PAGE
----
Peter Hujar’s work might be firmly rooted in time and place — the New York of the 1970s and 1980s — but it nonetheless has a timeless quality that goes beyond both. It’s not hard to see why: At his most elemental, he was a classical portrait photographer; one who despite choosing diverse, often shocking, subjects was relatively conservative with composition.
His most widely known pieces, a 1975 portrait of friend Susan Sontag lying on a bed and Candy Darling on her Deathbed – Darling, also a friend, was born James Lawrence Slattery and was part of Andy Warhol’s superstar set — exemplify this approach: Hujar gets us close to both, but we are never too intimate. As Sontag stares into the distance, and Darling beyond us, it is as if they are detached from their surroundings. And though posed, neither is performing.
It is often said that death was not far from his lens. As a gay man living through the height of the AIDS crisis in New York, he was part of a community that came face to face with its own mortality. Indeed, the single book he published in his lifetime, Portraits in Life and Death, contains an introduction by Sontag where she says that photography “converts the whole world into a cemetery.”
Sadly, Hujar and his lover, artist David Wojnarowicz, were among the many people lost to the disease in the city (Hujar died in 1987, Wojnarowicz in 1992). Throughout their lives the two were often the subject of each other’s work. In a heartbreaking and poignant piece, Wojnarowicz famously photographed Hujar just after he died.
And yet an exhibition currently running at Pace/MacGill Gallery curates Hujar’s work in such a way as to allow a certain joy to emerge. His portraits of director John Waters and performer Divine are contemplative, even blissful, while Drag Queen with Curly Hair is as playful as it is candid. At the same time, Woolworth Building, Draped Male Nude and Running Horse are all strikingly beautiful in their own way, and show us how his careful formalism allowed him to revel in any subject.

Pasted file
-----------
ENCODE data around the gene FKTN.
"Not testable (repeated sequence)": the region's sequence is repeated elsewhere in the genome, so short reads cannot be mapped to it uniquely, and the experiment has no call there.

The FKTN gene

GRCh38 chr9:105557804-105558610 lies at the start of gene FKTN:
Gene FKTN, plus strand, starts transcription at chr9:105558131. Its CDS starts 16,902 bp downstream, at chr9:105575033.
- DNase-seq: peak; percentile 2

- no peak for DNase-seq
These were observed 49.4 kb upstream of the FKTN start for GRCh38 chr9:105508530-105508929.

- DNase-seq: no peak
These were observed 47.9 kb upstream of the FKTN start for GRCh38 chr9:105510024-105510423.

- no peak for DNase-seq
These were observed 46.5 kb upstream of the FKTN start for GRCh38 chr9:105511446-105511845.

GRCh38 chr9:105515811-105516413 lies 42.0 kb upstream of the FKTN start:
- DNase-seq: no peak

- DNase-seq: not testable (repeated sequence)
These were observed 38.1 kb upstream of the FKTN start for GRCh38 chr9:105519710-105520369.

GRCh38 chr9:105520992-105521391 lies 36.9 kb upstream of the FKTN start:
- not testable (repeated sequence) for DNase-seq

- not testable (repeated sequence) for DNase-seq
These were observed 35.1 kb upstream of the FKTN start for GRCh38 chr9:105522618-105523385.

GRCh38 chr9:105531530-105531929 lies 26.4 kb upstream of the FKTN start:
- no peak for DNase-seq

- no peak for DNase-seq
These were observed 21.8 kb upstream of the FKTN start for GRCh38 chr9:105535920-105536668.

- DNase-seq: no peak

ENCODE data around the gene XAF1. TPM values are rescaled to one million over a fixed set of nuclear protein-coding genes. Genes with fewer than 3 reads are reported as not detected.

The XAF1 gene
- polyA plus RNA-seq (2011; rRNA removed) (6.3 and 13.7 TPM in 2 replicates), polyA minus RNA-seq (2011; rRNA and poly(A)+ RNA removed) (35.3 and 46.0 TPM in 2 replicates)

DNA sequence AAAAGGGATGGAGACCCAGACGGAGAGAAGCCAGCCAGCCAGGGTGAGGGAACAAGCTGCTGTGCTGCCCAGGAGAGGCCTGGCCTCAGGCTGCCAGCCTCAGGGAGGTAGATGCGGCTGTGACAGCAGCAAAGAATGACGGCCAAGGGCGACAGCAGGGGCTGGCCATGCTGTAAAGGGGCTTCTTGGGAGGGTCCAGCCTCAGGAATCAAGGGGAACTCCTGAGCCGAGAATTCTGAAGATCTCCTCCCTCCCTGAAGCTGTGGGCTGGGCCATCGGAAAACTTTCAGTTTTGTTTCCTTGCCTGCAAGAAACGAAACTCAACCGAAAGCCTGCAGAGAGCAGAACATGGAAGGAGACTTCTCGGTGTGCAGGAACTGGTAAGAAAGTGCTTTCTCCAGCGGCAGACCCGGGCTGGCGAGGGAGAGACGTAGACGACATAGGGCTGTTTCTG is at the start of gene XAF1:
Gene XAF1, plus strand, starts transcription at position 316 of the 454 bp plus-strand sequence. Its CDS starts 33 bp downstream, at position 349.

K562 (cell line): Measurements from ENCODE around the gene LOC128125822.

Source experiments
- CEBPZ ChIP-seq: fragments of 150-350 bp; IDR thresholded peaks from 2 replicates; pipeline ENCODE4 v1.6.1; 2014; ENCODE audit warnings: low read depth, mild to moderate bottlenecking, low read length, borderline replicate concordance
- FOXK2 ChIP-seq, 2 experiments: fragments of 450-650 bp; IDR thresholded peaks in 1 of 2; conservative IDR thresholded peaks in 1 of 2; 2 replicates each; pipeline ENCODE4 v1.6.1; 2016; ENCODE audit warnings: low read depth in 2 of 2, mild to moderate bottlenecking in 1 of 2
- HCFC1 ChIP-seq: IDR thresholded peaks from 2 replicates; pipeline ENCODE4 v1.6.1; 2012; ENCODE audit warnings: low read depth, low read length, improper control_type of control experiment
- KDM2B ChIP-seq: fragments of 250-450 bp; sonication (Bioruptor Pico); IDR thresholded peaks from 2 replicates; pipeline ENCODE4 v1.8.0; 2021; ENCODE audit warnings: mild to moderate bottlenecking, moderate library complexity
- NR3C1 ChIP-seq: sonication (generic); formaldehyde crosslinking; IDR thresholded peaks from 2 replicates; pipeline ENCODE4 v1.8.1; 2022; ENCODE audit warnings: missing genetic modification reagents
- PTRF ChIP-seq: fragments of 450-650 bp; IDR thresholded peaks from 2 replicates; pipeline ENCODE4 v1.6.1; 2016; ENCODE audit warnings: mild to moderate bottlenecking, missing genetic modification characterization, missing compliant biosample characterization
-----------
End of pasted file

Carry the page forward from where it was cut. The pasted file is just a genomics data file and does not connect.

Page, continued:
Vince Aletti – photography critic with The New Yorker — was a friend of Hujar, and the subject of a 1975 portrait included in the show. Aletti tells TIME that he remembers Hujar as an often quiet, friendly photographer while in studio — one dedicated to the task. The key to much of Hujar’s photographic success? His relationship with subjects: “there was an intimacy,” Aletti adds.
Others argue that he was not technically as gifted as his contemporaries and those he influenced – Robert Mapplethorpe and Nan Goldin, for example. And though he never quite made it into the public consciousness as they did, it is wonderful to see that he has since gained steady recognition as one of the most important artists of his generation.
The exhibition Peter Hujar runs at Pace/MacGill until April 20, 2013